In nearly two years since John Lewis and Stuart Gaffney took part in this city's same-sex marriage rebellion, they have filed three rounds of tax returns, buried a mother, vacationed in Europe and attended five weddings — four involving both a bride and a groom.

These are the typical joys, sorrows and rituals of couples who have been together for nearly two decades. Yet for Lewis and Gaffney, one of 4,037 pairs whose San Francisco-issued marriage licenses were invalidated by the California Supreme Court, daily domesticity also brings reminders of the legal rights they do not have and are suing to secure.

"We took a vow at San Francisco City Hall to be together for better or worse," said Gaffney, 43. "It's hard because while we wait, we wait in a separate and unequal status."

A state appeals court in San Francisco on Monday will consider whether a trial judge erred in declaring the state's existing marriage laws unconstitutional.

The First District Court of Appeal is scheduled to hear six hours of arguments in as many related cases — four of them filed by the city and lawyers for 20 couples seeking the right to wed, and two brought by groups that want to maintain the status quo barring same-sex unions.

Although any ruling is expected to be appealed to the state Supreme Court, advocates on both sides say the stakes remain high at the intermediate court. New York's highest court upheld that state's one man-one woman marriage laws on Thursday, shifting the gay rights movement's focus to other jurisdictions that might join Massachusetts in legalizing gay marriage.

High courts in New Jersey and Washington state are already deliberating cases brought by same-sex couples. But it is California, home to more same-sex couples than any other state, where a ruling could have the most impact.

"California is the most diverse state in the country, and the gay community has achieved a kind of visibility and integration here that is unlike any state," said Jennifer Pizer, a lawyer with the Lambda Legal Defense and Education Fund who is representing gay couples in both California and Washington.

The appeals that will be heard Monday were brought by California's attorney general and two groups opposed to gay marriage. They followed San Francisco Superior Court Judge Richard Kramer's March 2005 ruling that the state's existing marriage laws violated the civil rights of gays and lesbians by denying them "the basic human right to marry a person of one's choice" and by discriminating on the basis of gender and sexual orientation.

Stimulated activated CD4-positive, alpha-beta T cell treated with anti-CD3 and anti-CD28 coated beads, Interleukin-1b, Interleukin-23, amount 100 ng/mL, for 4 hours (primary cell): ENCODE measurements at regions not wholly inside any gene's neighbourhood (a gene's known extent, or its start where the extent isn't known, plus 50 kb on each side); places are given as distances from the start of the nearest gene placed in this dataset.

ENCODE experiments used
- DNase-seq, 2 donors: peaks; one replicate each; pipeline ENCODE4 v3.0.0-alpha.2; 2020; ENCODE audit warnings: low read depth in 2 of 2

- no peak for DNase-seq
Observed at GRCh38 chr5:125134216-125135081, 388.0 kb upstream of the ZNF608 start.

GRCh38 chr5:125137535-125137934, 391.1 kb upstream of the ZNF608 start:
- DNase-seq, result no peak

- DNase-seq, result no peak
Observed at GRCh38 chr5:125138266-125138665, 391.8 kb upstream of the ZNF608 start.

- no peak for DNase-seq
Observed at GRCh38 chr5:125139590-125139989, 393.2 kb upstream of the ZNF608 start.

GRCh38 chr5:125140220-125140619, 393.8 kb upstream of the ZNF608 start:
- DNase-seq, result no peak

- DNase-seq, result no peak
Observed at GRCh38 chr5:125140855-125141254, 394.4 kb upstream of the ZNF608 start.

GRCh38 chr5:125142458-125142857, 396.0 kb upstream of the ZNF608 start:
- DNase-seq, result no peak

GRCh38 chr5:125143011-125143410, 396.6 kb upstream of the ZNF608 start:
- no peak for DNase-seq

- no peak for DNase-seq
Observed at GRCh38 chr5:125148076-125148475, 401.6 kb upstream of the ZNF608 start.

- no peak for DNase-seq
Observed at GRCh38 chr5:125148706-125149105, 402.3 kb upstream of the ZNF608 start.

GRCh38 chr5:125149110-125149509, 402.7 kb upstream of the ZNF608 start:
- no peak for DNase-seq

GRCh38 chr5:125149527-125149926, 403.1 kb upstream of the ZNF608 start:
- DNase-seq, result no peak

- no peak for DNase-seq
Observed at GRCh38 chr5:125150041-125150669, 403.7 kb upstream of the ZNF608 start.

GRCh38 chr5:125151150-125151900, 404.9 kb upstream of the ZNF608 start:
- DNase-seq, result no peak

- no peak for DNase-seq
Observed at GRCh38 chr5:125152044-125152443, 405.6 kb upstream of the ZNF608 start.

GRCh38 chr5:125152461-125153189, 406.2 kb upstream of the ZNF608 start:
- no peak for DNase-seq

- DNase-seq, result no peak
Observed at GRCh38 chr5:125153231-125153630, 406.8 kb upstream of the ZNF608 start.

Deputy Attorney General Christopher Krueger said he plans to offer the appeals court the same argument he presented to Kramer: that until lawmakers rewrite the marriage statutes, California should adhere to a traditional definition of matrimony while offering a separate domestic partnership option that confers most of the same rights and benefits to same-sex couples.

"In defending the law, we are saying it's rational to defer to the legislative process in setting policy in such a sensitive area," Krueger said.

Following Kramer's decision, the Legislature last year became the first lawmaking body in the nation to legalize gay marriage. Gov. Arnold Schwarzenegger vetoed the bill, saying it was up to voters or the courts, not lawmakers, to settle the contentious issue.

Also challenging the trial court's reasoning are the Campaign for Children and Families and the Proposition 22 Legal Defense and Education Fund. They are arguing that Kramer exceeded his when he struck down a 2000 voter initiative that prevented California from recognizing same-sex marriages performed elsewhere.

Mathew Staver, who represents Campaign for Children and Families, said the fact that New York's judges cited marriage's role in promoting procreation makes him optimistic that a California court would accept similar reasoning.

"Having this decision from New York state's highest court is a huge momentum builder for our argument," Staver said. "New York is a big state, it's an influential state, it's not a conservative court. Yet it voted 4-2 to uphold marriage, and it did it on the same rationale we are arguing in California."

Shannon Minter, legal director for the National Center for Lesbian Rights, said he remains confident that California's previous support for gay rights would inform the court's work, despite last week's setback in New York.

Besides offering gay couples domestic partnership rights, the state has led the nation in making it easier for gay couples to adopt children and to be protected from housing and job discrimination.

"If the state believes, as it says it does, that gay people and our families are entitled to the same protections as heterosexuals, there is no justification for denying us the fundamental right to marry," Minter said.

After seeing gay friends legally marry in Massachusetts last year, Gaffney said the passage of time makes him eager to see the issue move forward in his own state.

"It reminded us of what the lawsuit is all about here, what our friends in Massachusetts already have, which is the ability to get married and then get on with their happily married lives," he said.